MQM politics — here we go again

Updated 04 Aug 2018

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ISLAMABAD: Pakistan Tehreek-i-Insaf chairman Imran Khan presides over a meeting between PTI leaders and Muttahida Qaumi Movement-Pakistan delegation at Banigala on Friday.
ISLAMABAD: Pakistan Tehreek-i-Insaf chairman Imran Khan presides over a meeting between PTI leaders and Muttahida Qaumi Movement-Pakistan delegation at Banigala on Friday.

THIRTY years ago, the then Altaf Hussain-led Muhajir Qaumi Movement had signed an agreement with the Pakistan Peoples Party to forge a coalition with Benazir Bhutto’s party, which lacked a simple majority in the National Assembly.

The country was returning to democratic rule after the death of military ruler Gen Ziaul Haq in a plane crash on Aug 17, 1988, and both the PPP and MQM had just passed their first electoral test in the general election, held in November.

Read: MQM confirms support to PTI in exchange for federal package for Karachi

While the PPP’s local leadership was not willing to enter into an agreement with the MQM, Benazir Bhutto needed the party’s support to get her elected as prime minister and with this in mind, she did not hesitate to pay a visit to Mr Hussain at his Azizabad residence, better known as Nine Zero.

But the coalition proved short-lived as after a mere 11 months the MQM, at the behest of the establishment, parted ways with the PPP in Oct 1989 after blaming it for not fulfilling “promises”. It decided to support the opposition’s no-trust move against Ms Bhutto, which was eventually defeated by her.

Thirty years later, a new MQM — the Muttahida Qaumi Movement-Pakistan which claims to have dissociated itself from Mr Hussain —has made a similar agreement with the Pakistan Tehreek-i-Insaf , which also lacks a simple majority in the National Assembly after the July 25 general election. Its six MNAs will support Imran Khan’s party at the centre.

Like the PPP in 1988, the local leadership of the PTI too was not in favour of having any deal with the MQM-P, but since Imran Khan needed their six votes he first made an offer through his pointman Jahangir Tareen and then personally met an MQM-P delegation in Islamabad. Unlike Ms Bhutto, the PTI chief chose to not visit MQM-P’s headquarters despite the wishes of his foes-turn-allies, but assured them that he would keep his promises.

Scepticism prevails over the deal’s future as people are not sure whether it too will prove to be as short-lived as the 1988 arrangement or survive the NA’s five-year term.

“It could be short-lived if the PTI doesn’t reciprocate the gesture,” remarked a senior MQM-P leader when asked what he really thought about the new relationship.

While there is no dearth of people in the two parties who firmly believe that both the PTI and MQM-P are natural allies and the coalition will make a positive impact on Sindh’s urban areas, naysayers regard it as a marriage of convenience that took place at the behest of the establishment.

According to them, the PTI would have never made the MQM-P its ally had it got a simple majority in the 272-strong house. Likewise, the MQM-P did not want to support the PTI since there were strong voices within its ranks which wanted to go along with the opposition.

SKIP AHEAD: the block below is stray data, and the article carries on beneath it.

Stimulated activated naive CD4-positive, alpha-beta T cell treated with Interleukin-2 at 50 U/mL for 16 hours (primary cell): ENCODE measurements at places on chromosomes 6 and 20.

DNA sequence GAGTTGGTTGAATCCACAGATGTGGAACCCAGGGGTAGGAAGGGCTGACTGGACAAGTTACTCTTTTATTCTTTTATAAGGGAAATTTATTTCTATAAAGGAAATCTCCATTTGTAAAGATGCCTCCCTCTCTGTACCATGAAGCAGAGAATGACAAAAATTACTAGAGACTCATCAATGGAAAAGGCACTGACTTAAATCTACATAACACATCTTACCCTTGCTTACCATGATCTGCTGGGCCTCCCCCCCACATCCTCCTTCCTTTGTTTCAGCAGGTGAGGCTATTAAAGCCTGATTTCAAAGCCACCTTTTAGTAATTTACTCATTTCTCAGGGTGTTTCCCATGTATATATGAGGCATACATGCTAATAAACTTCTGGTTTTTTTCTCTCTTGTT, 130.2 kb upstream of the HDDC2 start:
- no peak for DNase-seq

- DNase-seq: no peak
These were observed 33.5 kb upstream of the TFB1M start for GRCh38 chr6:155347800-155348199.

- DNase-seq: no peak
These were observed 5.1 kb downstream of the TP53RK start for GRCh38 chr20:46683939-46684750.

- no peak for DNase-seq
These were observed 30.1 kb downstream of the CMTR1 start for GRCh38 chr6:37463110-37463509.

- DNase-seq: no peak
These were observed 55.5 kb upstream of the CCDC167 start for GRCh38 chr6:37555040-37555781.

A cursory look at the memorandum of understanding signed between MQM-P’s Faisal Sabzwari and PTI’s Sindh chief Arif Alvi suggests that the former did not gain anything significant.

Ms Bhutto had given the MQM three ministries in Sindh in 1988; then in 1990 Nawaz Sharif had not only given a lion’s share to the MQM in the province, but also two federal ministries.

In 1997, Mr Sharif again gave the MQM a significant share both at the Centre and in Sindh.

And when retired Gen Pervez Musharraf held elections in 2002, he gave the Muttahida the governorship of Sindh as well as federal and provincial ministries. Even in 2008, Asif Ali Zardari not only retained MQM’s Ishratul Ebad as Sindh governor but also gave the party ministries at the Centre and in the province.

Although an MQM-P leader claimed that an “immediate relief package for urban Sindh” was the main demand of the party, insiders say the deal was made possible by the establishment.

Soon after the election results, the powers that be first asked the MQM-P — which has been facing an operation for the past many years and criminal cases have been registered against almost its entire leadership — not to attend the multi-party conference convened by Maulana Fazlur Rehman earlier this week.

The party was also told to not make a song and dance about the loss of NA seats in Karachi to the PTI. So it directed its protest at the Election Commission of Pakistan. Finally, it was asked to support Mr Khan’s party.

Asked whether the MQM-P faced pressure from the establishment to support the PTI, the senior leader cautiously commented that “the numbers in the National Assembly have limited our options”.

Another MQM-P leader said Mr Hussain and the Muttahida faced the wrath of the establishment after the party founder decided, against all advice from the powers that be, to support PPP’s Raza Rabbani for the election of the Senate chairman in Feb 2015.

“The Baldia factory JIT report, the raid on Nine Zero, the video statement from death-row inmate Saulat Mirza all came one after the other following that decision. We don’t want any confrontation [with the establishment] and so we decided against making a coalition with the PPP,” he said.

The MQM broke up with the PPP in 1989 on the instructions of the establishment . Clearly, the fate of this new relationship lies in the hands of the establishment and not the two parties. Let’s see how long it lasts.

Published in Dawn, August 4th, 2018